Monongahela Incline

The Monongahela Incline is likely the one you run into first when you visit Pittsburgh. The key reason is that its river-level station is more centrally located, right at Station Square Light Rail Station at the end of Smithfield Street Bridge. Another advantage of that incline is that it is integrated into the local traffic system and run by the Port Authority. If you want to have an immediate return (within three hours), you can do so by using a transfer ticket, which is 3.75 USD (single trip: 2.50 USD). You generally pay at the summit station and may also use your connect card.

There are a few down sides, though. For example, the cars are not original, but are part of a 1982/83 renovations. There are three cabins in a car, which is organized in steps. The upper cabin is open and just features grids instead of windows. There is no proper seating on that top level. It may be that you do not see a person who is riding with you in another compartment.

The view is of course very nice and gives you a nice look of downtown. Nevertheless, I like the Duquesne Incline view better. For stat fans, the length of the incline is roughly 194 meters with a steady grade of 35 degrees.


Duquesne Incline

Apart from that it is more Western, there are some differences to Duquesne Incline. The most obvious one is that there is just one compartment in each car. The incline is some 50 meters longer, but less steep (30 degrees). It is driven by a private conservation society. Some local transport tickets seem to be accepted, but you majorly buy a 2.50 USD one-way trip (there is no reduction for a return ticket). You pay cash at the river-level station, which is in fact at a not too interesting part of Pittsburgh and not as good connected as the Monongahela peer.  On the other hands, the cars used are based on the original structures.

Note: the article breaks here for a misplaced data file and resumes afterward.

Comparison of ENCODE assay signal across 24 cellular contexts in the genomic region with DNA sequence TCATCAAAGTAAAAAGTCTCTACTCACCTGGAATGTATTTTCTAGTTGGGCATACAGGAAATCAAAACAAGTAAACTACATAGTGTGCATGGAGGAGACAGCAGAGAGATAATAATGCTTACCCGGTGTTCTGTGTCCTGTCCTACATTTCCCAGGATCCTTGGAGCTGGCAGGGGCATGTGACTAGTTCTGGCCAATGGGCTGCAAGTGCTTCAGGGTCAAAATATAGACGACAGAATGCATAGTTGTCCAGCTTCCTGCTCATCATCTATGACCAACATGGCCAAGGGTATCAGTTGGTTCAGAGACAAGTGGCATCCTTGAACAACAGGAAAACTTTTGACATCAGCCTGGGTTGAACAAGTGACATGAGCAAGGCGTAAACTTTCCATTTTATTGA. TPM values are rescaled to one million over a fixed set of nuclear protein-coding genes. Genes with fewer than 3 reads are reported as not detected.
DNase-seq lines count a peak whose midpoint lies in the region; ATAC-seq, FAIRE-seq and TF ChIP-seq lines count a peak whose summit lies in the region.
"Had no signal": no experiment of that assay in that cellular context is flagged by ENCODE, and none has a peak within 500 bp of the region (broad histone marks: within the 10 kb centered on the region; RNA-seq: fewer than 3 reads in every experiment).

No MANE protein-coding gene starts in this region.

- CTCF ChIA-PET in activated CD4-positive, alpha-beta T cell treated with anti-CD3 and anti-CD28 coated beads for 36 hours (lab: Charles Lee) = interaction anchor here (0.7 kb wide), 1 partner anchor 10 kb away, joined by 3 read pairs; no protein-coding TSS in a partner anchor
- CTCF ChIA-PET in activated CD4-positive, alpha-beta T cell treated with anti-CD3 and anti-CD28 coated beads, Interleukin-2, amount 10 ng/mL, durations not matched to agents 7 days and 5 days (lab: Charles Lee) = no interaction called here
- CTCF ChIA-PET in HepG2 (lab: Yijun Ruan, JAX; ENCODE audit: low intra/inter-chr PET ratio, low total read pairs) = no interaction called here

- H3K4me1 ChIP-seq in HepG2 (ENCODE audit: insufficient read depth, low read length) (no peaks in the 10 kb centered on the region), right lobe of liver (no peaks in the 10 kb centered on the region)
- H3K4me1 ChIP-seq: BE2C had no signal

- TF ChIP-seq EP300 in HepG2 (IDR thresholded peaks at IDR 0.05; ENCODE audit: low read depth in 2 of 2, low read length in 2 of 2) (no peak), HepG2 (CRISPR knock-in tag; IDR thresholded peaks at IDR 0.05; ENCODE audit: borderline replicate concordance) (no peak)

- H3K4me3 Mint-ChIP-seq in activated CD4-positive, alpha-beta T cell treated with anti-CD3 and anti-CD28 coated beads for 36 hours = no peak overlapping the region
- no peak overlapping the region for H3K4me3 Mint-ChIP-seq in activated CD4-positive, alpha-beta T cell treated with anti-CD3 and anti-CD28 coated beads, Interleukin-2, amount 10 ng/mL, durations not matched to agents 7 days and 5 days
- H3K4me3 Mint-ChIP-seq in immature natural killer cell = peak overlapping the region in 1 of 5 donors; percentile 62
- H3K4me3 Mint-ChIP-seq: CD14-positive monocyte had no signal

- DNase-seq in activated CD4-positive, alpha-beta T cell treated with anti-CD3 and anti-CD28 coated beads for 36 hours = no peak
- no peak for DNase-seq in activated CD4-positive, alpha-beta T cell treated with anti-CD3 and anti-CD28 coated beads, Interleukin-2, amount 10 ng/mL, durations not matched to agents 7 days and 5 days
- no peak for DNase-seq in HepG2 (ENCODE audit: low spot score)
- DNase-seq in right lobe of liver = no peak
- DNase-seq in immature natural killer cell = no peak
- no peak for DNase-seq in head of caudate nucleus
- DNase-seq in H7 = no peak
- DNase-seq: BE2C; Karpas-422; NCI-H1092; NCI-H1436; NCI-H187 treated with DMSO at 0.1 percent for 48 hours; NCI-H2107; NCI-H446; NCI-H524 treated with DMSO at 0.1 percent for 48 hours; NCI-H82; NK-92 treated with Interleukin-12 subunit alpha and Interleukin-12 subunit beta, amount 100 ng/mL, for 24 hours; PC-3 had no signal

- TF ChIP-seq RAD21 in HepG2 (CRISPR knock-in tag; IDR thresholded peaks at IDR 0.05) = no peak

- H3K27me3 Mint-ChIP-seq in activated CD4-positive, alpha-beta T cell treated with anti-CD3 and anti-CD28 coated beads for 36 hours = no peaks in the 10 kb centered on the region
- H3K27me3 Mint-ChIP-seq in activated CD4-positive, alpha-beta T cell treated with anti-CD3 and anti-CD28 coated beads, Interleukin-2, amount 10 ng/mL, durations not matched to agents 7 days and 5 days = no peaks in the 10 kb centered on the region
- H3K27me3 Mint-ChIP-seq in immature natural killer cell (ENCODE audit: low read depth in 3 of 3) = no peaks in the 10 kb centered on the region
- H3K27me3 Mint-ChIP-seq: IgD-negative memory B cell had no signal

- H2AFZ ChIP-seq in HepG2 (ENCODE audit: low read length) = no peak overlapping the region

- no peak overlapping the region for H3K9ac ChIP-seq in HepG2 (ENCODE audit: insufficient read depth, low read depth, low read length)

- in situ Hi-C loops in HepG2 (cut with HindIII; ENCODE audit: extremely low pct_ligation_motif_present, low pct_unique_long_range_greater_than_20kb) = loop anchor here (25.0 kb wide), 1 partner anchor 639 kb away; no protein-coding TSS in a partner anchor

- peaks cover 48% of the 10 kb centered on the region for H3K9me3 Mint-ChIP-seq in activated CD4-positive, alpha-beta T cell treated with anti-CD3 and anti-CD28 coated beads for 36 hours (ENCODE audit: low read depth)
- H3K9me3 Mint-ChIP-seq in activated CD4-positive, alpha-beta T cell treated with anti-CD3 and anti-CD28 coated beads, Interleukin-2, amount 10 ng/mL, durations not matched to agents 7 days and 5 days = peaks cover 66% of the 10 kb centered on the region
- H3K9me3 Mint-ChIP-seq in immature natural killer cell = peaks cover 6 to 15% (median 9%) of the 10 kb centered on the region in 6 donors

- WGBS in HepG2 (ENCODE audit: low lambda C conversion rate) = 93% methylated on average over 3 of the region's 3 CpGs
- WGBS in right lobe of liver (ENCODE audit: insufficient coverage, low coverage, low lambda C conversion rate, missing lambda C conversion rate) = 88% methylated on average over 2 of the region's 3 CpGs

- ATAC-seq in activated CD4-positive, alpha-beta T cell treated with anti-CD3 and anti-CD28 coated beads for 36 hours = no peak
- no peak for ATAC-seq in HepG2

I also feel that the view from the Duquesne Incline is better, but this may be just a matter of taste. The summit station also includes a small and nice museum.


Mount Washington & Inclines – Gallery

As I love the place that much, I decided to have a major size picture gallery to this posting containing 199 pictures. You will also find it in the travel gallery:


Mount Washington & Inclines – My View

Mount Washington is one of my favorite places in Pittsburgh. The view from the platforms is breathtaking (and sometimes a bit frightening as well). Riding the inclines is just a wonderful trip back in transportation history. I absolutely enjoy both of the rides, though I overall prefer the atmosphere around Duquesne Incline. You majorly may opt for the Monongahela Incline due to the easier transportation links. If you visit Pittsburgh, this area is a must visit – maybe even daytime as well as nighttime. Views from Above